Family historian Stephanie Coontz has an op-ed in the New York Times today, “Till Children Do Us Part.” It’s less historical than sociological, suggesting that in order to overcome the inevitable stress that children put on a relationship, parents should take time together away from their child/ren in order to preserve a happy relationship. Coontz also suggests that “traditional” households are unhappier than feminist ones:
Marital quality also tends to decline when parents backslide into more traditional gender roles. Once a child arrives, lack of paid parental leave often leads the wife to quit her job and the husband to work more. This produces discontent on both sides. The wife resents her husband’s lack of involvement in child care and housework. The husband resents his wife’s ingratitude for the long hours he works to support the family.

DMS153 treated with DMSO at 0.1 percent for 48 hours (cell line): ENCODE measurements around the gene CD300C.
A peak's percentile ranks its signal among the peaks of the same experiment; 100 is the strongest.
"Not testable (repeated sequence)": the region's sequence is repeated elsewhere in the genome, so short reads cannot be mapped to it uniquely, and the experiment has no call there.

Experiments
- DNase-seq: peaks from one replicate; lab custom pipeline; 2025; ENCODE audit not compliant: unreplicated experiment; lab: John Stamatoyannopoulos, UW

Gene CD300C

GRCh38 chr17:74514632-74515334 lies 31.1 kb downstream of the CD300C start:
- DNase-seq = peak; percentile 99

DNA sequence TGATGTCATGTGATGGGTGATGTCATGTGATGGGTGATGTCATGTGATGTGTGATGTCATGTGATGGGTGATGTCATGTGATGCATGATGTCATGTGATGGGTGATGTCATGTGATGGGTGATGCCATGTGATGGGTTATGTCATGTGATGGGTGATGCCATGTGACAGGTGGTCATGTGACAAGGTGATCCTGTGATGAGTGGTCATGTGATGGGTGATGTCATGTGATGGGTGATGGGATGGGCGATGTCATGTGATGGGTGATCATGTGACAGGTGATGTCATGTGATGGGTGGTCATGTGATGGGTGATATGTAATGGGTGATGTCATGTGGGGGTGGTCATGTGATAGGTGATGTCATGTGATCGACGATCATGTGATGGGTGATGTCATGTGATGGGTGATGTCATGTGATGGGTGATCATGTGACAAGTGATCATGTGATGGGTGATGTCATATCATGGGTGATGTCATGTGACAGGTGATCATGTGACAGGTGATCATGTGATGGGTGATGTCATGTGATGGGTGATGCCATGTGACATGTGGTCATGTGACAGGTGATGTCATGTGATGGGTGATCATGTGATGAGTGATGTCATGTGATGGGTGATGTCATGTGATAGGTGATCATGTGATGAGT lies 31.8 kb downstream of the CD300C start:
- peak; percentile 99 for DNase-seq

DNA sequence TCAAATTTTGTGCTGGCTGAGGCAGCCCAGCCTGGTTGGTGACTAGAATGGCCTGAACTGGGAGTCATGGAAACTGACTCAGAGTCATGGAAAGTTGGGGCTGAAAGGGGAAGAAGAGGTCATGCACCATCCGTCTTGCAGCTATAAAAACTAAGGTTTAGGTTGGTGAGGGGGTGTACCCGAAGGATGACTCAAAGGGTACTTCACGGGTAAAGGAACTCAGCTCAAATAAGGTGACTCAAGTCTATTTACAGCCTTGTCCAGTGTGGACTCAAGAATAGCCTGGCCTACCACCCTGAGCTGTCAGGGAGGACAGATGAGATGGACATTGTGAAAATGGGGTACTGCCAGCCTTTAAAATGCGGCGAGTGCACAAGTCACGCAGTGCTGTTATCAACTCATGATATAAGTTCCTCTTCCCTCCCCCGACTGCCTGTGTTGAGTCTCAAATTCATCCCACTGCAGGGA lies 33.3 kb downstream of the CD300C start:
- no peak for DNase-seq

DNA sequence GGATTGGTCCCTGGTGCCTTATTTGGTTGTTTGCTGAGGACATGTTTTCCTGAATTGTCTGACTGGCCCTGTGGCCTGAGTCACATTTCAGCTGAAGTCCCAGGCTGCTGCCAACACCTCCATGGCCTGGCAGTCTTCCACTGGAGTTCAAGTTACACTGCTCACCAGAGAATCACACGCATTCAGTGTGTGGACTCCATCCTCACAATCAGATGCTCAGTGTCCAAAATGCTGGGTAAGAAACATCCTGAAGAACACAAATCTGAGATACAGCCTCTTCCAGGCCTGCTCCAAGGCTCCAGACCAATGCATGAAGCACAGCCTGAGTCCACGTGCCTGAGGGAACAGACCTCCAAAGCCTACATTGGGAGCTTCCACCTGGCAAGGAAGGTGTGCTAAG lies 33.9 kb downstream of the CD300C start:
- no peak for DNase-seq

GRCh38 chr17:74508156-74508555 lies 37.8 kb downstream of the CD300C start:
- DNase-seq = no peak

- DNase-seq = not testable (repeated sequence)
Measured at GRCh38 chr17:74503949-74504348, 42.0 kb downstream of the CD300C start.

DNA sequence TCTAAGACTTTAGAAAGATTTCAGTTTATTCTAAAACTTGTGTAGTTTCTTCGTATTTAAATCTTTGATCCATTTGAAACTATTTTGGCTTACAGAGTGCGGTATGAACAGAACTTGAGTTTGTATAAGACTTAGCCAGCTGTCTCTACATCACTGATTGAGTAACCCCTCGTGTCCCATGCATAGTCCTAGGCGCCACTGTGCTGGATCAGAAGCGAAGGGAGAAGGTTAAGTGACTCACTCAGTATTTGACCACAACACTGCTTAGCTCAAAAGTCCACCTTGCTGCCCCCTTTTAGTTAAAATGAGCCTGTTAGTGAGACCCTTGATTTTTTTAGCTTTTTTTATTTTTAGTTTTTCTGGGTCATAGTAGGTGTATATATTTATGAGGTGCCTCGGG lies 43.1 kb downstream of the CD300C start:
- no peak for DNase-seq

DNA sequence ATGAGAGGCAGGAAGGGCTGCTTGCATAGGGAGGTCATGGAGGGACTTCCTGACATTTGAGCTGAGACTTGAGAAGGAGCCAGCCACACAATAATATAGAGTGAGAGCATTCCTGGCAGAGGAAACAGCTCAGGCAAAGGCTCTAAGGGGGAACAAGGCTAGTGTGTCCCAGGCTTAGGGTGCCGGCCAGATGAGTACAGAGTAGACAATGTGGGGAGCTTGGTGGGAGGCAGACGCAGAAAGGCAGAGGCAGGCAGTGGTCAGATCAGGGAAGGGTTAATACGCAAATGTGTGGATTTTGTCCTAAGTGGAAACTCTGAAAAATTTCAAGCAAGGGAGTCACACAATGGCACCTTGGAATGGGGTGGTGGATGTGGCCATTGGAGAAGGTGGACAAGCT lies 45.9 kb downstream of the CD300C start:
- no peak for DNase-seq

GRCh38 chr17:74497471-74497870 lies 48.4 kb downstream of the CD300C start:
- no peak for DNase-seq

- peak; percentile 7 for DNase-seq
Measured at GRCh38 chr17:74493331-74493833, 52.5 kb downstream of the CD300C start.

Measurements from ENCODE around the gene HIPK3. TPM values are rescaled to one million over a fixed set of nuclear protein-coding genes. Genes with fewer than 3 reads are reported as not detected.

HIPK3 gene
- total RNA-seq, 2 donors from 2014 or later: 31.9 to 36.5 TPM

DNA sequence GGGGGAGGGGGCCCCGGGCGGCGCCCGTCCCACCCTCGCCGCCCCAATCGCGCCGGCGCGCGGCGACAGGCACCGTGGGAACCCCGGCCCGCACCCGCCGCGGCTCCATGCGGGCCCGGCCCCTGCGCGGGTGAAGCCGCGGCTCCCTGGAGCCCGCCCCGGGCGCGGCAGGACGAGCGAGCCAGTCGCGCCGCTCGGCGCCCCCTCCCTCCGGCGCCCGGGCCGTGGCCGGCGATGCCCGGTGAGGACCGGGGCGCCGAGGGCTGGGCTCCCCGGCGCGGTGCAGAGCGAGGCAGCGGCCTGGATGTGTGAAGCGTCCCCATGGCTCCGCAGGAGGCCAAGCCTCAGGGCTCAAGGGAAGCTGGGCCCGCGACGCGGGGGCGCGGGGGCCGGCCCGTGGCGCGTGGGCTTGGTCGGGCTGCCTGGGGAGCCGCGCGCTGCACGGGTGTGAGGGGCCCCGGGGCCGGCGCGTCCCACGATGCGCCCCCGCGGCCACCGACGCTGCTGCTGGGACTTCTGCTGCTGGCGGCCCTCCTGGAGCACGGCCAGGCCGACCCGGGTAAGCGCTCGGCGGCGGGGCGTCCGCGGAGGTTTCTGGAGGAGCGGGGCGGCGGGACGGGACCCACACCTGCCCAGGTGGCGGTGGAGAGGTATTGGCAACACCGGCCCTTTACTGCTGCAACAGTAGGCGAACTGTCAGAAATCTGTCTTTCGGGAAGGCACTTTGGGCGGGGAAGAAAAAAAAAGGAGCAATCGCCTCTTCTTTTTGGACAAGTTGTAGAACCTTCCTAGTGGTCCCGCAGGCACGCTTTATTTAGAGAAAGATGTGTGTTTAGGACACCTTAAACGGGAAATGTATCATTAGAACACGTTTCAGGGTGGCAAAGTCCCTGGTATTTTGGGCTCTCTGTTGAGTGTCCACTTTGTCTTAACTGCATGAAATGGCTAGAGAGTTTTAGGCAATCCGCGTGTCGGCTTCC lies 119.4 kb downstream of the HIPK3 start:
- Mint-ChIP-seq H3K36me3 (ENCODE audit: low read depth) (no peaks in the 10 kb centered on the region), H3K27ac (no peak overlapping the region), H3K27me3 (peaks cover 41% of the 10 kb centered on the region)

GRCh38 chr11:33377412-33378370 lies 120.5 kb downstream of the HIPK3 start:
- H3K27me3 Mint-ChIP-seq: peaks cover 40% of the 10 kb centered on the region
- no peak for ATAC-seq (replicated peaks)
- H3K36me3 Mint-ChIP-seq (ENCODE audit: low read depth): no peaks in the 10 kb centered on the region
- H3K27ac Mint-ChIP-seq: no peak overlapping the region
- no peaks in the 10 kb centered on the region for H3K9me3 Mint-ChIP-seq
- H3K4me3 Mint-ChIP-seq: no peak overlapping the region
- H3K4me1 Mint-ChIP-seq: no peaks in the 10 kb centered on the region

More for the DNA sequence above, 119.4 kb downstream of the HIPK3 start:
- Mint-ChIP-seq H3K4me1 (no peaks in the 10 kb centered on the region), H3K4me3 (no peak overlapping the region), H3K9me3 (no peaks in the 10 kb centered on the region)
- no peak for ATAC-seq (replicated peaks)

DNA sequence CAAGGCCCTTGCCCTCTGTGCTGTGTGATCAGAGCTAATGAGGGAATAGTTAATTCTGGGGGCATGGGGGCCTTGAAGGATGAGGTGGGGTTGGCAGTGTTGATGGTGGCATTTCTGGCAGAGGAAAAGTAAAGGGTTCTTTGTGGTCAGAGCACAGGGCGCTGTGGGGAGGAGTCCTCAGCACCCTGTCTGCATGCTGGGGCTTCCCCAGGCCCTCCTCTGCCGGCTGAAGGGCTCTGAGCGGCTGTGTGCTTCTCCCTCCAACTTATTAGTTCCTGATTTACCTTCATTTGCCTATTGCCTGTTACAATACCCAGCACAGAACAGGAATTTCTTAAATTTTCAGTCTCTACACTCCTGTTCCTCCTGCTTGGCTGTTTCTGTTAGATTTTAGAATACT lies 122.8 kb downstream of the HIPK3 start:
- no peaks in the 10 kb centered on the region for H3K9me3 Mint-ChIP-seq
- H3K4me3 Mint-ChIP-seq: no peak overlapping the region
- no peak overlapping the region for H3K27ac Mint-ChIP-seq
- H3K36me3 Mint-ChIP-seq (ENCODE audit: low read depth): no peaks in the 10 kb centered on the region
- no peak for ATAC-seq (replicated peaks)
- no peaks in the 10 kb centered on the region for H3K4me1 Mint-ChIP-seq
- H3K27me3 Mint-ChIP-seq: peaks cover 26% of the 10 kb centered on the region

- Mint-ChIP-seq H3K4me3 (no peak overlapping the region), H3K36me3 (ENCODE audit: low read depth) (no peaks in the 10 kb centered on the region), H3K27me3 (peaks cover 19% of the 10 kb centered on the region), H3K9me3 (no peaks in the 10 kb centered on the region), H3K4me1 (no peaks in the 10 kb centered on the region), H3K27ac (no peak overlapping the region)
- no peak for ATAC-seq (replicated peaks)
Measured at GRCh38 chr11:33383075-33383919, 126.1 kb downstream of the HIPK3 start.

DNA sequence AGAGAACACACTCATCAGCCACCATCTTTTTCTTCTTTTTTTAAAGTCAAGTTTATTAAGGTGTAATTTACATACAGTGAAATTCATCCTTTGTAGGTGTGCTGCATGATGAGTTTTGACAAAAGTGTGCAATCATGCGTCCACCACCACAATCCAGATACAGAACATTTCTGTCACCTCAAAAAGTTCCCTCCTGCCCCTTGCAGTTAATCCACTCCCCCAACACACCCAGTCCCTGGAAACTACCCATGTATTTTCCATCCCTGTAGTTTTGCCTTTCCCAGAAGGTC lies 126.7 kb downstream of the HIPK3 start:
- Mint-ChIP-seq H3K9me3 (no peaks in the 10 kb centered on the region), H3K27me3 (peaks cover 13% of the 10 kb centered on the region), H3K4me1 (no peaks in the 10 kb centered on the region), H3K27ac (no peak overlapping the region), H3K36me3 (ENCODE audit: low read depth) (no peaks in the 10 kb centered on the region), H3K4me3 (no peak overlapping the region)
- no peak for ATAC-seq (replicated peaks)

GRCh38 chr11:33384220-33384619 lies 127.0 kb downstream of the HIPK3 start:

Gee–who ever would have predicted that? What I wonder is, on what basis did people ever think that adding children to a household decreased marital tensions? From what I’ve observed, even when a child is dearly, dearly wanted and loved, ze creates a lot more work for everyone (as well as, eventually, a lot more fun, but at first it’s just a lot of work.)
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